According to the dictionary, the word "transgender" is used to describe "a person whose gender identity does not correspond to that person's biological sex assigned at birth."
Growing up in the 1990s-early 2000s, there was a large push to break away from gender stereotypes. I was told that girls could do anything boys can do. Any job a man had I could have too if I wanted it. Boys could wear girly clothes and I could wear boyish clothes (I did). Boys and girls could play with dolls and legos (I did). Over and over the mantra was repeated, "Be true to yourself and don't care what anyone else thinks!"
Our culture now likes to think that we've arrived there, that we do accept everyone for who they are regardless of whether or not they adhere to traditional stereotypes. I'm sure there's still room for growth in this area, but looking back on history, we've come a long way towards achieving this goal..
Which is why I have to ask this question:
Doesn't the word "transgender" reinforce the traditional gender stereotypes our culture is trying so desperately to break away from?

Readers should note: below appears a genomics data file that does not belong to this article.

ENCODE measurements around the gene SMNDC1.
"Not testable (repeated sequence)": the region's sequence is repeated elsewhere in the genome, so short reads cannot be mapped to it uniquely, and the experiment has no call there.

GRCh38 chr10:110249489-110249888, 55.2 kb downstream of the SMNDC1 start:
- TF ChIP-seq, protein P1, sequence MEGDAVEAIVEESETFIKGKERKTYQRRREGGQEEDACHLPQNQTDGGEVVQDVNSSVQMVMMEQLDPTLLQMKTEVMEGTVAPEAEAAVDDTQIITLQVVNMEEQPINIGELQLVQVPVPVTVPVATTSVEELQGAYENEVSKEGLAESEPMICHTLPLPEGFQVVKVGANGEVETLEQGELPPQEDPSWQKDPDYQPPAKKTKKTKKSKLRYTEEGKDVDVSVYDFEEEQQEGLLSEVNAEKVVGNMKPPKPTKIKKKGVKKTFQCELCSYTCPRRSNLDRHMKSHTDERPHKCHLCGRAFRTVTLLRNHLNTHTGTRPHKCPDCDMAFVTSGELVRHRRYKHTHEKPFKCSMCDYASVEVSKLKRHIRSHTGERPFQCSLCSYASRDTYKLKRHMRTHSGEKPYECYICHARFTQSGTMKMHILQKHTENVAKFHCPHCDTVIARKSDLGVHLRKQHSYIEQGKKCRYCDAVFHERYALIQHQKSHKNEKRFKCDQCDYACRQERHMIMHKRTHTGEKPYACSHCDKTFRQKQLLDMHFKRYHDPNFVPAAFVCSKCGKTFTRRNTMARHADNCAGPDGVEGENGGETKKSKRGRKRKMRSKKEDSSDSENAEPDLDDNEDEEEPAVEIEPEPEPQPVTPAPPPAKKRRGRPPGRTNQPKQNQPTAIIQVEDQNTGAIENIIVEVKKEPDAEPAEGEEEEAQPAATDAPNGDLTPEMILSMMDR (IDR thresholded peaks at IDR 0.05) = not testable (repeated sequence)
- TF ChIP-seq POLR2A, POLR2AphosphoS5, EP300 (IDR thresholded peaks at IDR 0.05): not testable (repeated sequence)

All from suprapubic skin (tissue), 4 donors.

I am not asking this to the part of the transgender community that is transgender solely due to biological issues (i.e. a biological female born with additional male reproductive parts or an incomplete set of female reproductive parts). I feel that is its own thing altogether. I am asking this to the part of the transgender community in which is this a psychological issue (i.e. I feel that I'm a female but I have a male body).
I have to ask where this reasoning comes from, because isn't this assumption based on the fact that particular gender stereotypes are associated with each biological sex? And wouldn't that mean a person who identifies as "transgender" reinforces those stereotypes by claiming their gender identity does not match their biological sex because they identify with/adhere to more of the traditional gender stereotypes of the opposite biological sex?
Is the concept of gender identity based on stereotypes itself? Because wouldn't eliminating all gender stereotypes make someone's gender identity apart from their biological sex irrelevant?
This is not meant to be an argument for or against the transgender community, and it is not my intent to belittle or insult anyone in anyway. I would simply like to raise these questions because they create dissonance in my mind, and to make this observation:
Sometimes in the pursuit to demolish something we end up following it down its path...